Asthma: Limit asthma attacks caused by colds or flu
A cold or the flu can trigger an asthma attack. Here's why — and how to keep your sneeze from turning into a wheeze.
By Mayo Clinic Staff
If you have asthma, even a mild cold can lead to wheezing and tightness in your chest. Colds and the flu are among the most common causes of asthma flare-ups, especially in young children.
Regular asthma medications may fail to relieve asthma symptoms associated with a cold or the flu. Also, asthma symptoms caused by a respiratory infection may last for several days to weeks.
There's no sure way to keep yourself or your child from getting a cold or the flu. But taking steps to avoid getting sick — and taking the right steps when you do — can help.
Preventing colds and the flu
Take these steps to help avoid getting sick:
Nov. 07, 2017
- Get an annual flu vaccine unless your doctor recommends against it. Most adults and children older than 6 months of age should get a flu vaccination every year.
- Ask your doctor if you need a pneumonia vaccination. Having asthma increases your risk of developing pneumonia after getting the flu.
- Avoid contact with anyone who's sick. Germs that cause respiratory infections are easily passed from person to person.
- Wash your hands often. This kills the germs that can cause respiratory infections. Carry a bottle of hand sanitizer to kill germs while you're on the go.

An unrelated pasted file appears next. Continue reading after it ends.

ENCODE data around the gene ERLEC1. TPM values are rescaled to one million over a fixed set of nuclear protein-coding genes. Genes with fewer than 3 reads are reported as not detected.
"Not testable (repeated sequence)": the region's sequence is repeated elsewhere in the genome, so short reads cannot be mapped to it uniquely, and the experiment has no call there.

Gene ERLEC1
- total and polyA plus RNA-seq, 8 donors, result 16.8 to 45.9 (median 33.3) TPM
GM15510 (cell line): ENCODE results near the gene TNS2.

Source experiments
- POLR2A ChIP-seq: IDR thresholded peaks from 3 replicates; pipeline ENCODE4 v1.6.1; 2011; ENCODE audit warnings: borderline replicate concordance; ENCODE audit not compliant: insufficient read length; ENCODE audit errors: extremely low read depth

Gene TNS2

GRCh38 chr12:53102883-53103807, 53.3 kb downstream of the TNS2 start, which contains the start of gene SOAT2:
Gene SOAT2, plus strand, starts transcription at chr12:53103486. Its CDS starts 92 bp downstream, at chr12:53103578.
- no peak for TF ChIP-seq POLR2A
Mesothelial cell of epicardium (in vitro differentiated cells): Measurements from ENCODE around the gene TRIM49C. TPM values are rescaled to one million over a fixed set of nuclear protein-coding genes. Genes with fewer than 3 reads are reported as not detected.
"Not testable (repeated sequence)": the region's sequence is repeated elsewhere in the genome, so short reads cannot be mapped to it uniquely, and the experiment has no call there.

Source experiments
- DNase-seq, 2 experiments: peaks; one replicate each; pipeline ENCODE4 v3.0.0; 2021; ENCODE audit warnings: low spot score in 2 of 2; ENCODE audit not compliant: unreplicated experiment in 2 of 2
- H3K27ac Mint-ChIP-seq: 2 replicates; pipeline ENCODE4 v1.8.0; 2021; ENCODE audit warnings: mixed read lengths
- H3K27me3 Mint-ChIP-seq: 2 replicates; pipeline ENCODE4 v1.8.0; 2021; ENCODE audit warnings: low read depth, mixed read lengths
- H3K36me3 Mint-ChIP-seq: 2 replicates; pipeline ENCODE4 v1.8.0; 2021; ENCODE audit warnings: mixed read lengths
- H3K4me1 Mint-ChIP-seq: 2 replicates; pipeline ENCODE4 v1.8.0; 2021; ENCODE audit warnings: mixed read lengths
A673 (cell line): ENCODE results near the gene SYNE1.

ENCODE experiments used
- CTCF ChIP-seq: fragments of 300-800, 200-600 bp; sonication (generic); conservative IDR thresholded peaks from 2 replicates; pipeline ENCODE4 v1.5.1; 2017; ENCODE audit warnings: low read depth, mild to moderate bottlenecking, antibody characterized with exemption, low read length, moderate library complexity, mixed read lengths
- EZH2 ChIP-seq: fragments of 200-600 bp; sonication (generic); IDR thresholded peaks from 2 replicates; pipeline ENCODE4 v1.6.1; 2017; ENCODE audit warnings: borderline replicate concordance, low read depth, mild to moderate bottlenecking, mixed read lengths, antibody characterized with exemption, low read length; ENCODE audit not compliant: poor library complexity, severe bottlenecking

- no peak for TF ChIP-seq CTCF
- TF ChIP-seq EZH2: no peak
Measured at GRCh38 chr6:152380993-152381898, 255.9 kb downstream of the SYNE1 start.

- Avoid touching your eyes, nose and mouth. These are the points where germs enter your body.
- Do not share your inhaler or other breathing equipment with others. Germs can spread on surfaces.
See more In-depth
- Bailey W, et al. Trigger control to enhance asthma management. https://www.uptodate.com/contents/search. Accessed Oct. 10, 2017.
- Respiratory infections. Asthma and Allergy Foundation of America. http://www.aafa.org/page/respiratory-infections-flu-cold-asthma.aspx. Accessed Oct. 10, 2017.
- Flu and people with asthma. Centers for Disease Control and Prevention. http://www.cdc.gov/flu/asthma/. Accessed Oct. 10, 2017.
- Juhn YJ. Risks for infection in patients with asthma (or other atopic conditions): Is asthma more than a chronic airway disease? Clinical Reviews in Allergy and Immunology. 2014;134:247.
- Centers for Disease Control and Prevention, et al. Prevention and control of seasonal influenza with vaccines: Recommendations of the Advisory Committee on Immunization Practices - United States, 2017-18 Influenza Season. MMWR. 2017;66:1. https://www.cdc.gov/mmwr/volumes/66/rr/rr6602a1.htm. Accessed Oct. 11, 2017.